The one on the upper left may be the forebody section to a GAMBIT. But what about the one at lower left? Looks like a mockup, probably for something that never flew.

Offline Targeteer

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Re: The KH-7 and KH-8 GAMBIT reconnaissance satellites
« Reply #77 on: 04/18/2021 07:21 am »
National Reconnaissance Office 14h  Facebook

#OTD #NROat60 #AboveandBeyond On this day in 1984, NRO used a Titan IIIB to launch the last Gambit-3, Mission #54, which operated for over 116 days. To learn more about the Gambit-3 system, check out this video from appoximately 5:00-7:00 minute marks:
In recognition of NRO's 60th Anniversary, we are taking a look back at the people and technology that shaped our founding and overhead reconnaissance mission. Thanks to our heritage, NRO today has an unrivaled constellation of advanced overhead reconnaissance systems to support the nation's defense and homeland security needs 24/7, 365.

« Last Edit: 04/18/2021 07:22 am by Targeteer »
Best quote heard during an inspection, "I was unaware that I was the only one who was aware."

Offline Blackstar

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Re: The KH-7 and KH-8 GAMBIT reconnaissance satellites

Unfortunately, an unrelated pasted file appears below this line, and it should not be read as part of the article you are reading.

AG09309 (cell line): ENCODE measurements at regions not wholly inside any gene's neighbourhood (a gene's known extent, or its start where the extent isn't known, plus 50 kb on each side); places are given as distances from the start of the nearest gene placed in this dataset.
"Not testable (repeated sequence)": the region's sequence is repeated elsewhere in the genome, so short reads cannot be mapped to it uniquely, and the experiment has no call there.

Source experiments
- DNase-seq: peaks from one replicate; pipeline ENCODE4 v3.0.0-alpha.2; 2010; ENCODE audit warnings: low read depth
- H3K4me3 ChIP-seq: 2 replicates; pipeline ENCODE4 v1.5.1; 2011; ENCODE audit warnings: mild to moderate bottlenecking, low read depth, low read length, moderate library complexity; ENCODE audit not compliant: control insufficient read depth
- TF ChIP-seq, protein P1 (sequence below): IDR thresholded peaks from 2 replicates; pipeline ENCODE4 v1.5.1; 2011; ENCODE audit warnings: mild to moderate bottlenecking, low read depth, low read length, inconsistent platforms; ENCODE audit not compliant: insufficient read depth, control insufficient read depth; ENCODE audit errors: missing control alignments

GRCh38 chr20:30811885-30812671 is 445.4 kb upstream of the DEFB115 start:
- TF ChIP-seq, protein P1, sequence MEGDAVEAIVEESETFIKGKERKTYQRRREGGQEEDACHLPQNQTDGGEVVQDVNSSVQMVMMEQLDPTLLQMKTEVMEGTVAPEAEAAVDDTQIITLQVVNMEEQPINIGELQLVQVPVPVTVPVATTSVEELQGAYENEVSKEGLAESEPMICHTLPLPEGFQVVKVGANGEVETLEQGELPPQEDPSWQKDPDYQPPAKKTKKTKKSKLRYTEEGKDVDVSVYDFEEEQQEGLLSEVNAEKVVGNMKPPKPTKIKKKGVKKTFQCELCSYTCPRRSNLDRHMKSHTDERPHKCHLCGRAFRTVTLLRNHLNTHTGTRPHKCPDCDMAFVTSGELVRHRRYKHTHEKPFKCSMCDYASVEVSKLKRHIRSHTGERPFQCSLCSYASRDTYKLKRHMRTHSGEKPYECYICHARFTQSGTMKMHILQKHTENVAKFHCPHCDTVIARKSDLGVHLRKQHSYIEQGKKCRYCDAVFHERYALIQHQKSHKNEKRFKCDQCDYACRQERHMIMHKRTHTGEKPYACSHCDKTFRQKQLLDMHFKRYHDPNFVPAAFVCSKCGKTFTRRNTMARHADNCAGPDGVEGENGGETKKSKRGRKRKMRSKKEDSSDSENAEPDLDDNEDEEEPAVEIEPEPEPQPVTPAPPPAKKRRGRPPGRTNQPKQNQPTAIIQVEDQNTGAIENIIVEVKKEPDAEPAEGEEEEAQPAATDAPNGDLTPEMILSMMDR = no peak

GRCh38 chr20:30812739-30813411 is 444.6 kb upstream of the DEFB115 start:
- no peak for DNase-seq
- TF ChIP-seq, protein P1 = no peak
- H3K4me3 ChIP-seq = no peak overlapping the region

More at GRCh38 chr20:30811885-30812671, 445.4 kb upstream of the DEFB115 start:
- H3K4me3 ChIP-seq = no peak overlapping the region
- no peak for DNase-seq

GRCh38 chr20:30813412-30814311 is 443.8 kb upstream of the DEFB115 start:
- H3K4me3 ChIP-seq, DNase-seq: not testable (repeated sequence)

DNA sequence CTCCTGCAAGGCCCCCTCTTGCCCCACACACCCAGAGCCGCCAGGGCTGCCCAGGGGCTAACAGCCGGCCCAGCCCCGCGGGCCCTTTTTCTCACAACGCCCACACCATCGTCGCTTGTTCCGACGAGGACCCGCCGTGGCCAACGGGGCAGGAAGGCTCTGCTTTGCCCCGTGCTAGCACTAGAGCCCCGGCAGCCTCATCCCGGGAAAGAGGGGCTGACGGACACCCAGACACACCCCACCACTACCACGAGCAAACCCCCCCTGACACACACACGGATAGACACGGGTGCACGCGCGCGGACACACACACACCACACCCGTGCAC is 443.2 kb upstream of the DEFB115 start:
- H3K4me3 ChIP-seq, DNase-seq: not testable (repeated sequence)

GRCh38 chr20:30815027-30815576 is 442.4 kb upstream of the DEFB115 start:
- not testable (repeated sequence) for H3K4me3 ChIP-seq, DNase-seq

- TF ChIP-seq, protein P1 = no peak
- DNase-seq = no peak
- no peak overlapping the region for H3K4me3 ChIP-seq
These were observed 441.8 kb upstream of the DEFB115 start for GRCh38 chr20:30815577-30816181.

« Reply #78 on: 05/05/2021 04:39 pm »
National Reconnaissance Office 14h  Facebook

#OTD #NROat60 #AboveandBeyond On this day in 1984, NRO used a Titan IIIB to launch the last Gambit-3, Mission #54, which operated for over 116 days.

They should have been explicit noting that this was the last GAMBIT mission and the last operational US reconnaissance mission to use film (a HEXAGON blew up in April 1986).

I'm going to be doing more research and writing on GAMBIT in the coming year. I already have a very detailed and lengthy article about the GAMBIT Dual Mode mission that I should publish soon. Dual Mode was a capability to fly GAMBIT in both a high orbit and a low orbit, so that it could take area search images and then close-look (high-resolution) images. It started in the early 1970s, apparently as an effort to put the GAMBIT out of range of Soviet ASAT weapons, but was later proposed as an alternative to HEXAGON. Although the capability was around for over a decade, only one mission was flown, and it was not entirely successful. It was a bad decision to fly this mission, and I cannot figure out exactly why they did it. GAMBIT's unique capability was very high resolution images, and Dual Mode negated that for half the mission, so it was wasting an asset--like building a Formula One racecar and then using it to commute to work.

I'm also working on an article that will cover the final years of GAMBIT, essentially the last block of satellites. My theme for that is that this represented the ultimate capabilities of film return technology before its retirement.


Offline kevin-rf

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Re: The KH-7 and KH-8 GAMBIT reconnaissance satellites
« Reply #79 on: 05/06/2021 02:55 pm »
Can't wait!
If you're happy and you know it,
It's your med's!